"Pastor, I. do. not. care."

There is a great scene in Remember the Titans that models what some sermons are like. The scene is a conversation between two football coaches' daughters, Sheryl and Nicky. Nicky is far more interested in accessorizing dolls than football. Sheryl, on the other hand, is oddly obsessed with football. In the stands before a game Sheryl fires away about some of the Titans' players, like she just kicked back two Red Bulls. Nicky's reaction is priceless.

Sheryl: Julius Campbell's playin' strong side linebacker!
Nicky: Sheryl.  
Sheryl: He's so good he's got...
Nicky: Sheryl.
Sheryl: ...all-american written all over him! And...
Nicky: Sheryl.
Sheryl: ...Gerry Bertier...
Sheryl pauses, having been continually interrupted by Nicky.
Nicky: I. do. not. care.
Sheryl: silence.

Nicky understands English. She might even understand who Sheryl is talking about and what makes a football player good. The problem is that she does not care. It does not matter to her personally. She probably does not know why Sheryl cares. Sheryl does what sermons can do, she assumes Nicky would love to listen. Sheryl first needs to convince Nicky that she should care. She needs to convince Nicky that what she is talking about is important for Nicky to know. 

How many sermons have you heard that assumed you cared about the 23, 47, or 62 minutes of content? You could tell the preacher really cared about what he was saying but you could not figure out why it mattered for your life. You may have agreed with everything that was said, you just did not know what it had to do with you. Is it possible that you have preached sermons during which listeners were thinking, "Pastor, I. do. not. care."?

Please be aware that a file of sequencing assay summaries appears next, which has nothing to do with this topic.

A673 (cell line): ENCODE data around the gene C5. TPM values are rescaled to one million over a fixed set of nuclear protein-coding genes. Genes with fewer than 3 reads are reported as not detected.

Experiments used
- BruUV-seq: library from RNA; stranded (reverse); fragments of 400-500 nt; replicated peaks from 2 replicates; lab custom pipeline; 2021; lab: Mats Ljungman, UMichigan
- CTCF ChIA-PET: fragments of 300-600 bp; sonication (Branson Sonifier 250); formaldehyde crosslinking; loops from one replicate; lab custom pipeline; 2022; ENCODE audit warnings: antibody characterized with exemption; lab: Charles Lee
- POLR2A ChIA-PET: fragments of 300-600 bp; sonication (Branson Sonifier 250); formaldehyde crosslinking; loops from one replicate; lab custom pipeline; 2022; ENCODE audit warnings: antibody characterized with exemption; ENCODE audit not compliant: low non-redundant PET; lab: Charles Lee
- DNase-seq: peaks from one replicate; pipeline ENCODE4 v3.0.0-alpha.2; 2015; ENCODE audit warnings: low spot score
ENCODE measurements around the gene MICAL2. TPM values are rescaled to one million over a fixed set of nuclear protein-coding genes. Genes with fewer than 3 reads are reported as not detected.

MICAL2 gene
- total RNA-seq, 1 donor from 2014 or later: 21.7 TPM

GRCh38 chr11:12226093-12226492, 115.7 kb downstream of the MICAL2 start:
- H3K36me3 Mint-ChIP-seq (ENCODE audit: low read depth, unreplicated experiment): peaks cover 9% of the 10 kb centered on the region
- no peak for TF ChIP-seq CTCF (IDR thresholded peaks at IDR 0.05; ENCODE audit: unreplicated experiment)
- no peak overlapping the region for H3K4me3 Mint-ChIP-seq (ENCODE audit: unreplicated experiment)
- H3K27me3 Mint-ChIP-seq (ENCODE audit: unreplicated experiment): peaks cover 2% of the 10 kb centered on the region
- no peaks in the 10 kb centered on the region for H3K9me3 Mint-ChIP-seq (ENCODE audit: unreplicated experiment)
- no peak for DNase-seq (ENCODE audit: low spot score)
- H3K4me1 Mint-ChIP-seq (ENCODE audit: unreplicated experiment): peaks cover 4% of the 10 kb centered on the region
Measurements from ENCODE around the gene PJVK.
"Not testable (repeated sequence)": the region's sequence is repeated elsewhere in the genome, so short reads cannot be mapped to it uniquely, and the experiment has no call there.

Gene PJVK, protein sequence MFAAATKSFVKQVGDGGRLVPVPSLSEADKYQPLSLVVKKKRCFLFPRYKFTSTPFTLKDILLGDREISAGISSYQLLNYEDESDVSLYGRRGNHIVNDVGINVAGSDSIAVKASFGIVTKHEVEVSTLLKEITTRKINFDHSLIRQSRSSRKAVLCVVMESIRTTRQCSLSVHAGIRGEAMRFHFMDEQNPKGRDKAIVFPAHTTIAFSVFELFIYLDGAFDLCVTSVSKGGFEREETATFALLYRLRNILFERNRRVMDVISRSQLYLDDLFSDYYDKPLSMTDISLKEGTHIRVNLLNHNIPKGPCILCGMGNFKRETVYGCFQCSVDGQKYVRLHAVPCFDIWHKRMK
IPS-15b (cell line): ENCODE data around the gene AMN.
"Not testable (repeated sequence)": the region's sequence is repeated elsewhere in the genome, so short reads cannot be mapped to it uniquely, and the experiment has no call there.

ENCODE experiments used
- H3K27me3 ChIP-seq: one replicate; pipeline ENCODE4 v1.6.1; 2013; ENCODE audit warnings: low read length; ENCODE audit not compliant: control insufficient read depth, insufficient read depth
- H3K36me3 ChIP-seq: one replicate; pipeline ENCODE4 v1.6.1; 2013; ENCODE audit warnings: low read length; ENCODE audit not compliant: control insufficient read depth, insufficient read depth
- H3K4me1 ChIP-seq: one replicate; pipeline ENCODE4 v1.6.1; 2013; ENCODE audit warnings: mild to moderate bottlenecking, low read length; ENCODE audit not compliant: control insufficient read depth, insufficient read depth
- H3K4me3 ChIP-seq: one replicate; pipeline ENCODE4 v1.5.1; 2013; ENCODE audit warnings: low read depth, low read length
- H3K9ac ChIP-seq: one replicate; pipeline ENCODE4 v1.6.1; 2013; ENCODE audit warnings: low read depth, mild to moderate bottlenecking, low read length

It is easy to understand a biblical text, be moved by it, yet forget to convince listeners that what you are saying matters for them. This is a crucial error to make in preaching because listeners are always asking, "So what? Why should I care, preacher?" As Bryan Chapell puts it, “People have the right to ask, ‘Why did you tell me that? What am I supposed to do with that information? All right, I understand what you say is true—so what?’”. 

Have you ever read something in the Bible that you understood but could not figure out why it mattered? You're reading Leviticus. You understand English. You even understand what the texts mean. But for the life of you, you do not see why it matters! Until you find the answer, it is frustrating. If a sermon does not show listeners why the sermon matters to them personally, they have the same experience. 

Listeners need to see, early, how a sermon will be helpful to them. One of the best ways to convince listeners that a sermon is designed to help them is to build tension in the beginning of the sermon. The Craft calls this the "So What?" Moment (SWM). The SWM is when listeners' "So what?" question is answered. For instance, let's say the biblical text addresses greed. You could show how we all can be greedy and then ask whether or not there is any way in the world we could fight greed. Listeners are engaged by this: "This sermon matters because I am greedy and I need help. This sermon says it will help." 

Think of the beginning of the first Bourne Identity movie. We are introduced to a guy, floating in the ocean, with a chip buried in his skin and an erased memory. All sorts of tension is built. Movie-goers are asking, who is this? What is he doing in the ocean? Why can't he remember who he is? I have to know the answers.

Listeners will be drawn into sermons that begin with tension, addressing the things the Bible addresses in the personal lives of your listeners. If you want to show listeners your sermon is designed to help them, create a SWM (something we will cover on the blog next week). Explicitly or implicitly reveal how the sermon will engage real life here on the ground with the truths of God's Word. God speaks in His Word to bring grace to the intimate details of life. Your sermons should speak this word of grace to your listeners as well.